So I posted to that effect, saying that we have a Jamaica 50 song.
Except… silly me. There was an election. For months we heard nothing of Find the Flag – the official Jamaica 50 song – until another story in the Observer told us the song had been shelved.
On June 15, 2012, the current government suddenly released a new song, On a Mission, announcing at its launch that THIS was now the official Jamaica 50 song. Starring prominent singer Shaggy and others the song’s driving technobeat whipped up a wave of resentment on Twitter with many expressing disapproval and disappointment that such an ‘un-Jamaican’, Europop sounding song could represent Jamaica in its 50th year of independence.
Initially Robert Bryan, director of the Jamaica 50 committee and young Lisa Hanna, Minister of Culture airily dismissed these concerns, claiming that they had not designated On a Mission the official Jamaica 50 song and that there was therefore no controversy involved.
Since there was considerable evidence to the contrary what with the public launch in a prominent venue that had just taken place (see photograph below) and the official CD of the song that was distributed. the chorus of disapproval kept growing until it could no longer be ignored.
Suddenly yesterday a penitent Robert Bryan appeared on radio claiming in a shaken voice that he and the Minister had been ‘blindsided’ by Shaggy’s company and producer Sharon Bourke who had without any authorization launched ‘Mission’ as the official song etc etc. As one tweeter wryly noted:
Robert Bryan jus threw Shaggy, Sharon Burke and Solid Agency under the bus on Nationwide Radio! #JA50!
Again on Facebook and Twitter arguments and criticism raged about the controversy, proving more than anything else that in its 50th year of independence Jamaican politics has not reached the critical level of maturity required at this stage. Instead of admitting at the outset that they had handled the whole affair poorly and apologizing to the nation Robert Bryan and Minister Hanna tried to brazen it out with the usual political chicanery which assumes the people they act on behalf of are dunces. They are now left with egg on their faces and Minister Hanna has suffered a damning blow to her credibility she could easily have avoided.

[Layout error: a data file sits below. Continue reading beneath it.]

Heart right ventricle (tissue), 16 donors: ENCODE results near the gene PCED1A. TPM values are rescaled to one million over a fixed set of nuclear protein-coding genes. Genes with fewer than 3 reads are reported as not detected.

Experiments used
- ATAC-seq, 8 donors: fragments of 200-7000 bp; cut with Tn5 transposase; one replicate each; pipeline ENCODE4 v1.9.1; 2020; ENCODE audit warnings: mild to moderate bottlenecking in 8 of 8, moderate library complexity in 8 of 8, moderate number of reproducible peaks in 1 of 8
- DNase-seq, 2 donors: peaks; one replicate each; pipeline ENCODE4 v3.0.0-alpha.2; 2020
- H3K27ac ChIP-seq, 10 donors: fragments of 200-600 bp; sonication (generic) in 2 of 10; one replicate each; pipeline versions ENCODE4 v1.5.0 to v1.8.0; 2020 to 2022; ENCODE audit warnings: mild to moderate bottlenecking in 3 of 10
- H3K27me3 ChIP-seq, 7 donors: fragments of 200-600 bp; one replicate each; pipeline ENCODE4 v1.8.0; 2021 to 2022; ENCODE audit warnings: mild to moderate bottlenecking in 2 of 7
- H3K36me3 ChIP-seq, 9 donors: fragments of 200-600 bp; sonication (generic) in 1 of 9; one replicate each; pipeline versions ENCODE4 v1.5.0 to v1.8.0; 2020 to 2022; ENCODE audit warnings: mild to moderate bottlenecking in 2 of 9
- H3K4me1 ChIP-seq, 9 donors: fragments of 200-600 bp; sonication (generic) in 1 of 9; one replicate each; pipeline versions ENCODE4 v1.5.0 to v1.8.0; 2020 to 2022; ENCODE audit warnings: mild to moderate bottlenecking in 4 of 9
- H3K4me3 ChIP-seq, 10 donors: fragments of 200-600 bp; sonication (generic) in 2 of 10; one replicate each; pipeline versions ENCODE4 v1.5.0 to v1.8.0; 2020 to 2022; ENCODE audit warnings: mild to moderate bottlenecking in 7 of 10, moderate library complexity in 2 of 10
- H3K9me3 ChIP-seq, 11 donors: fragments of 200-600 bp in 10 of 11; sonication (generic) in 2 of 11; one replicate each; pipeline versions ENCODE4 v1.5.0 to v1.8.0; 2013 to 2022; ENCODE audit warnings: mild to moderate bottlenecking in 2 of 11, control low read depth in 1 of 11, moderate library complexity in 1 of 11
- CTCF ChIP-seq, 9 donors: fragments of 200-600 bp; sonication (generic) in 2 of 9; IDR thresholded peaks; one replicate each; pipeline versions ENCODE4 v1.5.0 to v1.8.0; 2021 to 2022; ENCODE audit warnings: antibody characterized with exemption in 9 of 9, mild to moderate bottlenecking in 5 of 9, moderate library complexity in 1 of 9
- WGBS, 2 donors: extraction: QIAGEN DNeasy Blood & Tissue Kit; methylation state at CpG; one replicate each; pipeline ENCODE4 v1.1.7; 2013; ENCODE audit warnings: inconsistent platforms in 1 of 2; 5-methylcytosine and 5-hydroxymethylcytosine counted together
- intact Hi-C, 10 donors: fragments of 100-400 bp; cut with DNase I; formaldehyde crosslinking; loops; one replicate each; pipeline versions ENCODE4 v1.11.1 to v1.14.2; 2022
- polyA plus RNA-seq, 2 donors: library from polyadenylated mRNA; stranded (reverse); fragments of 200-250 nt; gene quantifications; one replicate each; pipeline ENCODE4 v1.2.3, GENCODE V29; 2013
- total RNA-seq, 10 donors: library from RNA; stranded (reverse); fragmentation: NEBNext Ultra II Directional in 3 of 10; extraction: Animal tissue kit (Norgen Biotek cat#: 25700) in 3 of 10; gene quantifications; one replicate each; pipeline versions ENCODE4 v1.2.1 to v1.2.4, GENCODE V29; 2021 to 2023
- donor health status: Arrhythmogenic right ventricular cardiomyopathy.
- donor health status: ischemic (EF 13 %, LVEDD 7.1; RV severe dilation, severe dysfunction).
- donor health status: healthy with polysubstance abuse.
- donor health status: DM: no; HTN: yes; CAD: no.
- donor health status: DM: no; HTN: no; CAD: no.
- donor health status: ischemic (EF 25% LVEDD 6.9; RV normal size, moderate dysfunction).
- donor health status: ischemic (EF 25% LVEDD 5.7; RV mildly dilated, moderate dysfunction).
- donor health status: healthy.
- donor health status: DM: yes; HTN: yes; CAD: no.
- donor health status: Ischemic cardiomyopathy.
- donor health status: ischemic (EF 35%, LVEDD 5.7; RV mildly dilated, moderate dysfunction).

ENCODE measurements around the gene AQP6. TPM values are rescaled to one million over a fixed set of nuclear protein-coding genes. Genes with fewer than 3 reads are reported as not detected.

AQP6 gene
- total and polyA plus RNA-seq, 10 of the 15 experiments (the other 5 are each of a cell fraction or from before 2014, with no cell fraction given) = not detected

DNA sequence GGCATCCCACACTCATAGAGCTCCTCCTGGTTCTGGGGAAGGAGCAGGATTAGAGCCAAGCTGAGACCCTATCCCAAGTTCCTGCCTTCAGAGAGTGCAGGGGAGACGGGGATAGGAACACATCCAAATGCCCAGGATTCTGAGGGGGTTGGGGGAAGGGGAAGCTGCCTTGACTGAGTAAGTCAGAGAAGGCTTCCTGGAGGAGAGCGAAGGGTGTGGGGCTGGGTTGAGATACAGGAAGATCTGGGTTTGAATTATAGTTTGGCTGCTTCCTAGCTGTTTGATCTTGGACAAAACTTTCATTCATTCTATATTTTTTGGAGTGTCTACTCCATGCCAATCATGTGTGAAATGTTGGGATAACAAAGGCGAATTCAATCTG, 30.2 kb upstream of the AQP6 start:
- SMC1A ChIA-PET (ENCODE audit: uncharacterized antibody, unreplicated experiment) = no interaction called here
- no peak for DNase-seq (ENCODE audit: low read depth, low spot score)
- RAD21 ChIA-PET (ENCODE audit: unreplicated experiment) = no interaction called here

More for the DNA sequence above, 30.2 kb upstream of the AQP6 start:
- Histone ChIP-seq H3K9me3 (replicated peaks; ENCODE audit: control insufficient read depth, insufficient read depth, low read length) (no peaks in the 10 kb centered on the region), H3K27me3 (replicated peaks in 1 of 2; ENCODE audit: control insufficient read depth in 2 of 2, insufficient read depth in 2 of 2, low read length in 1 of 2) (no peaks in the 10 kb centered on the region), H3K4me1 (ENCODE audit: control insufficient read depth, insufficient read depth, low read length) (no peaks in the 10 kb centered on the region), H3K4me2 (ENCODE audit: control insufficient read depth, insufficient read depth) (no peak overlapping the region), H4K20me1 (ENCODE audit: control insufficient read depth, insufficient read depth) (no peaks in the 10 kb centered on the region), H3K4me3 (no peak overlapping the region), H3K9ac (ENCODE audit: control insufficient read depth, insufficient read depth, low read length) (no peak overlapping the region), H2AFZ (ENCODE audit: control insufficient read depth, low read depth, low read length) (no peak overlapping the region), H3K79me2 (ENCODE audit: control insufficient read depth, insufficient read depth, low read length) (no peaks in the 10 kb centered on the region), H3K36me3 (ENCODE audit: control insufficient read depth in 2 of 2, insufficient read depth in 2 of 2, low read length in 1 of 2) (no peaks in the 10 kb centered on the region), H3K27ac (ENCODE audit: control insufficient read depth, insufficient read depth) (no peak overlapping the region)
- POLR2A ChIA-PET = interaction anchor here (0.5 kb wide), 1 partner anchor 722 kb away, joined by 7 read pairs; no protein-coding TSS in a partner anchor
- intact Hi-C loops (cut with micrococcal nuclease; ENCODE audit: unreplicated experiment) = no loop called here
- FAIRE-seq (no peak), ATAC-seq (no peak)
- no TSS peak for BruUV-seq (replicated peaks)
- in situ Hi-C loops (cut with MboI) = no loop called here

I reproduce below a Facebook conversation on the subject with names carefully concealed to avoid any unpleasant repercussions for the individuals concerned. It would behoove the political class to remember that you are being judged, and judged harshly by sane and intelligent people. Its the twenty first century and you can no longer rely on a docile, feckless media to avert their eyes from your shenanigans. Please find the flags in your hearts and wave them, the national flag, not the party ones.
Finally, thank god for social media.
BB: the Secretariat says, it does not intend to, nor did it choose, select or designate an official or national Jamaica 50 song. Why was the event called “launch of the official Jamaica 50 Song?
GS: Repeat after me: “Pathologically Mendacious”. Thank you.
DK: bareface liars…..smh
FS: A lie dem lie, danny Buchanan must be turning in his grave to his his prophesy now taking root in his party
VS: If we count the lies told in the flag fiasco and in this “launch” of the song for Jamaica 50, pathologically mendacious is too generous. However note, the lies have been flowing in patriotic issues…..signs of the times!!!
AV: thanks for the reminder GS!
MW: This is politics at its best. If you listen the song carefully it mentions Lisa Hanna and HPSM in glowing terms. It must be a PNP party song.
PR: I’m putting it to you that you’re Pathologically Mendacious…lol
For more on this sorry affair please watch the news item here: